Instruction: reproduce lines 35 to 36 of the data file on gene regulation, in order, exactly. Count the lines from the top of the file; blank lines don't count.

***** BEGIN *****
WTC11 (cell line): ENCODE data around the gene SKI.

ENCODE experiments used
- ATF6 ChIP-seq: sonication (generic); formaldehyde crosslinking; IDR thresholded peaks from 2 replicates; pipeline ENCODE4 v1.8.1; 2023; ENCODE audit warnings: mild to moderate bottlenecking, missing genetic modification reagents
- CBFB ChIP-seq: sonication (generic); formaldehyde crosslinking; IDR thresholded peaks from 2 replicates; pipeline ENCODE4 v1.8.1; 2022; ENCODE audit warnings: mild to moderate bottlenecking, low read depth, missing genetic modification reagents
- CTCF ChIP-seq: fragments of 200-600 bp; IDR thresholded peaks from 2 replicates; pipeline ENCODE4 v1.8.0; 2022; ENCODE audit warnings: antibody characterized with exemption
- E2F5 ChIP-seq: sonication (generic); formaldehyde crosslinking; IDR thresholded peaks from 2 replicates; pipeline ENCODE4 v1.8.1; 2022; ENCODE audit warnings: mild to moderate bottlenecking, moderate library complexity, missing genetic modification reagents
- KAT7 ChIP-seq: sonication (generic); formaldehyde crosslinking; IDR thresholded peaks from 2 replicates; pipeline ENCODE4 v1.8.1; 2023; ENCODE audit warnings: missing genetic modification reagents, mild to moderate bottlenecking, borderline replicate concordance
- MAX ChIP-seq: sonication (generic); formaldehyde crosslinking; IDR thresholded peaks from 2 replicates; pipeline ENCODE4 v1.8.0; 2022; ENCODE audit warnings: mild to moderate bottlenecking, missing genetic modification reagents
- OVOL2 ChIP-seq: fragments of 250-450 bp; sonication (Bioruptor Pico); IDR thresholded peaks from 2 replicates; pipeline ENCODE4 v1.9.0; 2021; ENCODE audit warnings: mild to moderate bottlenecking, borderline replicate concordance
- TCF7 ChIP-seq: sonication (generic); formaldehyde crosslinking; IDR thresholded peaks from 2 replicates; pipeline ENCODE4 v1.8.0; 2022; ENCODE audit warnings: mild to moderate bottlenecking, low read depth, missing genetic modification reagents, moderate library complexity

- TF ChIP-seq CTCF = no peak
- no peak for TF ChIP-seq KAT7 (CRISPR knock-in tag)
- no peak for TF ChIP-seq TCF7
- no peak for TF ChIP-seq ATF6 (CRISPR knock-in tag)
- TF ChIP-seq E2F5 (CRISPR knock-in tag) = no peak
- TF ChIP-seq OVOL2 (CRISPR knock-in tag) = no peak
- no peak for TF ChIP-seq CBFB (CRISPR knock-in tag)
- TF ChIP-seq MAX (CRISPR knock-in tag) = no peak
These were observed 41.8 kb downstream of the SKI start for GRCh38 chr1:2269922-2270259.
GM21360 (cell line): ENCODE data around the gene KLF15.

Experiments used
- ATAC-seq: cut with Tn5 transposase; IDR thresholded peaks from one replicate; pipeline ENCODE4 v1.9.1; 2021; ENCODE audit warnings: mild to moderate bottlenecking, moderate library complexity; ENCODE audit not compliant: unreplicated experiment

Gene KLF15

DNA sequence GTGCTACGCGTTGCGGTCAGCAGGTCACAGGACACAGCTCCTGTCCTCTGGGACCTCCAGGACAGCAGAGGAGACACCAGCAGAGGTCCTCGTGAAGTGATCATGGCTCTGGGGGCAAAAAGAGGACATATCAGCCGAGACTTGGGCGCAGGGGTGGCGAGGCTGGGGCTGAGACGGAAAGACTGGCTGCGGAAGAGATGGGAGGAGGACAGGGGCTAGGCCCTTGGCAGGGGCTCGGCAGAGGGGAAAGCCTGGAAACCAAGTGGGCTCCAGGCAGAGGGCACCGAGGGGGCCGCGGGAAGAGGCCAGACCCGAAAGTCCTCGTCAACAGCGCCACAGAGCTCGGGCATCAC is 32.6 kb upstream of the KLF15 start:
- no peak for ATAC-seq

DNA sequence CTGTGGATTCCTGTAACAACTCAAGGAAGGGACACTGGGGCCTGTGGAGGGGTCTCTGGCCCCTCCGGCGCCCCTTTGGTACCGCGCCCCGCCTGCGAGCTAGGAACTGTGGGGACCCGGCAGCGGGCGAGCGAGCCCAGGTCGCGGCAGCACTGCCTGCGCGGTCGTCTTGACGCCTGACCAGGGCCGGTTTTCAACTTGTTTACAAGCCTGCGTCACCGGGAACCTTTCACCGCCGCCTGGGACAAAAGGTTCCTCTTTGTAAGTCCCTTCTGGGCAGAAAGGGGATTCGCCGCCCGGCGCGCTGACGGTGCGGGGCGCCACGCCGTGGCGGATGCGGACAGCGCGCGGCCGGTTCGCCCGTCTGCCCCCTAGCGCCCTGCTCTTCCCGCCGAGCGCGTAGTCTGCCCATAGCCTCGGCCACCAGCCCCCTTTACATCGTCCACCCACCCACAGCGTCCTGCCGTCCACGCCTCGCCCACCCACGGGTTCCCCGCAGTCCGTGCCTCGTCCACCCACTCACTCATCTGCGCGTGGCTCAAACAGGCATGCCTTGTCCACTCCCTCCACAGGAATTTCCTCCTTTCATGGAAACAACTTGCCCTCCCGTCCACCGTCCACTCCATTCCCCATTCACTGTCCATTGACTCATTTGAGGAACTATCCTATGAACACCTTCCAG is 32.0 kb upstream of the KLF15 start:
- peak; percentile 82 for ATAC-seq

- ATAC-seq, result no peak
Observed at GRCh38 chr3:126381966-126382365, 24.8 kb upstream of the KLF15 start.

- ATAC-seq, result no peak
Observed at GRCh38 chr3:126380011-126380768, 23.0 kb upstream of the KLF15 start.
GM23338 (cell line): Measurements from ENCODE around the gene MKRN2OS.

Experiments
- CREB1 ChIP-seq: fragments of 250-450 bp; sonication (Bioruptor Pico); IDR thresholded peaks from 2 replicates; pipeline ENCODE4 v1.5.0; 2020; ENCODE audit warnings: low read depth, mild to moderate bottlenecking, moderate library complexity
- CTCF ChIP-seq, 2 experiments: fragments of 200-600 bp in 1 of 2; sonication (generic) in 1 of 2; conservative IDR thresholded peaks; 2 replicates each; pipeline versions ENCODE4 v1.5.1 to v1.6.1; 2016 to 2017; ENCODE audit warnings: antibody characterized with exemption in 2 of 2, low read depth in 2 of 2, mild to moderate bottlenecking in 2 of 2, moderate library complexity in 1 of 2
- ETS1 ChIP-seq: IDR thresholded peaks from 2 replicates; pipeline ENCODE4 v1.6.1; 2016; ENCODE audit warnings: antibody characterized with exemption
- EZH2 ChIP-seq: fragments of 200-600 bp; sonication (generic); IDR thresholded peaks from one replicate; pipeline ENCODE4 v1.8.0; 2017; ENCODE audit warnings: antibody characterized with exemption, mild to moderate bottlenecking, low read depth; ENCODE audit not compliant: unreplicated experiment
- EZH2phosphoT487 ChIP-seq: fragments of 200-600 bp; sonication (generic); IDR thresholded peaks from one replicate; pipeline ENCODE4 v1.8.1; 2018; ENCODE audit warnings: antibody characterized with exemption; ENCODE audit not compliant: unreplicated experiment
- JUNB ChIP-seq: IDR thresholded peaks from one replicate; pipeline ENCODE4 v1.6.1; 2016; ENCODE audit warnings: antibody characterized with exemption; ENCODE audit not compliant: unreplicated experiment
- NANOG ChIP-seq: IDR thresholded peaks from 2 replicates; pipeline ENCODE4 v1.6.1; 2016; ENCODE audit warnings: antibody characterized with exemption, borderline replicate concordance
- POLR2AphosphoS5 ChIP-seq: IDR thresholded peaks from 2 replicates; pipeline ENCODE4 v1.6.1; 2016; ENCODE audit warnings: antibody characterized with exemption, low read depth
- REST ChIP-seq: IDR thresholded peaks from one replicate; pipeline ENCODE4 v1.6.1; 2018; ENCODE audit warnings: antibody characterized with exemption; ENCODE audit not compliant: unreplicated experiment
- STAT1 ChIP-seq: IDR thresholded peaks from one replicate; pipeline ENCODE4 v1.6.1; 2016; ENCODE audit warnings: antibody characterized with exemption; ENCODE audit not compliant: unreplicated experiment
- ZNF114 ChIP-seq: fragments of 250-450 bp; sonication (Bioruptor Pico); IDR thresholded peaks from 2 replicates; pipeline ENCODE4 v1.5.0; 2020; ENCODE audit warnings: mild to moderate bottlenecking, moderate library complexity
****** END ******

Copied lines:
- CTCF ChIP-seq, 2 experiments: fragments of 200-600 bp in 1 of 2; sonication (generic) in 1 of 2; conservative IDR thresholded peaks; 2 replicates each; pipeline versions ENCODE4 v1.5.1 to v1.6.1; 2016 to 2017; ENCODE audit warnings: antibody characterized with exemption in 2 of 2, low read depth in 2 of 2, mild to moderate bottlenecking in 2 of 2, moderate library complexity in 1 of 2
- ETS1 ChIP-seq: IDR thresholded peaks from 2 replicates; pipeline ENCODE4 v1.6.1; 2016; ENCODE audit warnings: antibody characterized with exemption